Yet, in order to provide excellent comprehensive care, shouldn't the goals of curative and palliative care be pursued simultaneously? Why should we wait to introduce these concepts until all attempts at cure have been exhausted or the patient and family plead for such efforts to stop? It would seem to be generally appropriate to relieve suffering at the same time as we are pursuing curative and/or life-prolonging treatment. In fact, some attempts to relieve the suffering associated with illness and its therapy should precede the point at which referral to a hospice program is appropriate. The nature and course of the illness coupled with the patient and family's goals for care should determine the relative emphasis on, and timing of, curative and/or palliative care. But what is Palliative Care?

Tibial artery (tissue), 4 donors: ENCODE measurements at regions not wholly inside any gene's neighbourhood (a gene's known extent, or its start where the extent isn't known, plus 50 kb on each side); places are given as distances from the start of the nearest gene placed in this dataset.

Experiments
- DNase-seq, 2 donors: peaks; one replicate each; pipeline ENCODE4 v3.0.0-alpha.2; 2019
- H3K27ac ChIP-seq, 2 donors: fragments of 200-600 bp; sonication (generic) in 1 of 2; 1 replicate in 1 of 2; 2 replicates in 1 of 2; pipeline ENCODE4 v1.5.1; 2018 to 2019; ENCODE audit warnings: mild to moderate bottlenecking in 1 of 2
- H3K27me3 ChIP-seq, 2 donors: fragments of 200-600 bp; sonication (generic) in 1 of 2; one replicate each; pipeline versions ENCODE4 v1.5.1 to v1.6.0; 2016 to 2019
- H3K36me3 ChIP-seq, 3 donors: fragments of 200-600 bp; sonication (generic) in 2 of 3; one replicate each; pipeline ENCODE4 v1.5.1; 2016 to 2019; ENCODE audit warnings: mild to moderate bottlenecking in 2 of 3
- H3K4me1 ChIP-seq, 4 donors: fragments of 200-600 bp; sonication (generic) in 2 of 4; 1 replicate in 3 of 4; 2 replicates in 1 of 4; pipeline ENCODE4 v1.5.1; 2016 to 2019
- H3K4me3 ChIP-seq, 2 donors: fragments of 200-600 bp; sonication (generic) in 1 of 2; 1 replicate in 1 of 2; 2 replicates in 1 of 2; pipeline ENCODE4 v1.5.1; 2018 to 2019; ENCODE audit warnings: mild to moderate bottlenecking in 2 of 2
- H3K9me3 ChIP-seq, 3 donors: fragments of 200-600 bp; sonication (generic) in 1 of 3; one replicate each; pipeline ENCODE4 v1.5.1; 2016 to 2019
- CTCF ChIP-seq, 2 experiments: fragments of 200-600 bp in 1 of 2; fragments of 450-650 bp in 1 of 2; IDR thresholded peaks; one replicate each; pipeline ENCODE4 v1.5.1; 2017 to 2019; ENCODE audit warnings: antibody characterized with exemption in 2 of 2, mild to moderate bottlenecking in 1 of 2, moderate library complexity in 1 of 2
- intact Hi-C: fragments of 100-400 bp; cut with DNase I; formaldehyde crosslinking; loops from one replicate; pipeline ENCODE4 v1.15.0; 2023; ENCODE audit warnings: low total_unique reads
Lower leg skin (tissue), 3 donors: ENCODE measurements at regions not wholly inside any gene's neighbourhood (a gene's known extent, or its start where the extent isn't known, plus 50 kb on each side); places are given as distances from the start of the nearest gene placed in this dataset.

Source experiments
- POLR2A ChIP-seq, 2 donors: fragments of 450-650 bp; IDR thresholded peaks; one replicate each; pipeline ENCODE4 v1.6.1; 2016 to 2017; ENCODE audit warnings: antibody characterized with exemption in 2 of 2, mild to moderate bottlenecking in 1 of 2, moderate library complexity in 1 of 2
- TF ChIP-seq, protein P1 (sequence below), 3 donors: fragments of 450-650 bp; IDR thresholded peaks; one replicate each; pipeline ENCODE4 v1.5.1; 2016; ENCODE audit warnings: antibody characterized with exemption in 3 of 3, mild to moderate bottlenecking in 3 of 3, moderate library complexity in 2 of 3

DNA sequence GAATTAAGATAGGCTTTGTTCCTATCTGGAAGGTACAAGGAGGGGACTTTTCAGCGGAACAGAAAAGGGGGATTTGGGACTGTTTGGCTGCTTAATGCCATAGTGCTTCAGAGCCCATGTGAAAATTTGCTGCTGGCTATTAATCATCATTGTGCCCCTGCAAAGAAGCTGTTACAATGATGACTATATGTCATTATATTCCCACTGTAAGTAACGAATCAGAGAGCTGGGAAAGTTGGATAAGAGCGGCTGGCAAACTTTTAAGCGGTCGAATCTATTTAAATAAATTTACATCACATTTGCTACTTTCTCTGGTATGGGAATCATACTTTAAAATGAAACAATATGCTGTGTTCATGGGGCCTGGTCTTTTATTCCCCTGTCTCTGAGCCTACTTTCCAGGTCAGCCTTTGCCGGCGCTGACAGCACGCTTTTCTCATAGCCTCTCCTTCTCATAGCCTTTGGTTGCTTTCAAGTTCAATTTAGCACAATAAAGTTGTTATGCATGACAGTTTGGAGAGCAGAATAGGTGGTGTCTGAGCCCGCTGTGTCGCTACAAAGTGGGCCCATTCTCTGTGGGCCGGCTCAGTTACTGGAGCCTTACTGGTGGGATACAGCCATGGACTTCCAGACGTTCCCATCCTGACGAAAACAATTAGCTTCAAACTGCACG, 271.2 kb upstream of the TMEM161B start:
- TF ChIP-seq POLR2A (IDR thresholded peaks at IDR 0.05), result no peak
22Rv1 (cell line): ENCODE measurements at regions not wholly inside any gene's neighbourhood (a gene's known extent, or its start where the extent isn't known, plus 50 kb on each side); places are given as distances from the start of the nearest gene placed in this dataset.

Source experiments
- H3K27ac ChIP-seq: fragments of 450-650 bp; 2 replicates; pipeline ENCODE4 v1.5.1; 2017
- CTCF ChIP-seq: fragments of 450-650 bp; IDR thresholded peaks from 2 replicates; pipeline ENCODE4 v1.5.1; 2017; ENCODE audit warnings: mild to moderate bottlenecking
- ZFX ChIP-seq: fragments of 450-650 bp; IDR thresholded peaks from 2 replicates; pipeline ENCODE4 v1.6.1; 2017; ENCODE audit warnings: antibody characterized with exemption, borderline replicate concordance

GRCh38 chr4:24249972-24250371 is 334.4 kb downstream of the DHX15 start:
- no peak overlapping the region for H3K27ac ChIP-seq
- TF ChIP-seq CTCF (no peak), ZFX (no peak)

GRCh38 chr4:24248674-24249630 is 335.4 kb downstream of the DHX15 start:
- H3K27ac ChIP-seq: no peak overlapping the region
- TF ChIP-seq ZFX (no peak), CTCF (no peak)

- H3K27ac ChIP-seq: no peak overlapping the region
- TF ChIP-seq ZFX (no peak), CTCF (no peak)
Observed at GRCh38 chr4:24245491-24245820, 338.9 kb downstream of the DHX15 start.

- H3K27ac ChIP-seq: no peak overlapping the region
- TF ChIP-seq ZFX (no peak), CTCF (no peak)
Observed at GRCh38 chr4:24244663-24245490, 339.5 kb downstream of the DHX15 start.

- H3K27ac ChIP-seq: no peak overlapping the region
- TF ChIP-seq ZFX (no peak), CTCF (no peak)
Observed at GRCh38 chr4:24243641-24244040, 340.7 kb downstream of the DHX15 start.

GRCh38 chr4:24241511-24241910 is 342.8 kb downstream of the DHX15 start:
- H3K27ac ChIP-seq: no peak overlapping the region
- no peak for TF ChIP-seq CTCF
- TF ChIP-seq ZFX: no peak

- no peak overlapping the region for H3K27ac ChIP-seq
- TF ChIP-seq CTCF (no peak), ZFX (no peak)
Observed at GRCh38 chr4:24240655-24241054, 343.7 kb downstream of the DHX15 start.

Definition of Palliative Care
In Webster's Dictionary "palliate" is defined as efforts "to lessen the violence of disease". As applied to oncology, the term palliative care was first proposed by Dr. Balfour Mount working in the Province of Quebec in Canada to describe the hospice model of care that had been developed in Great Britain. In French culture, the word hospice connotes a place where the destitute and ill are housed. As usage of the term developed, it has come to be associated less with a place, and more with the overall approach to care. Consequently, it has permitted the development of the concept that the relief of suffering should be appropriately integrated across the continuum of medical care and not just saved for the end. A schematic representation of the simultaneous pursuit of curative and palliative care is shown below.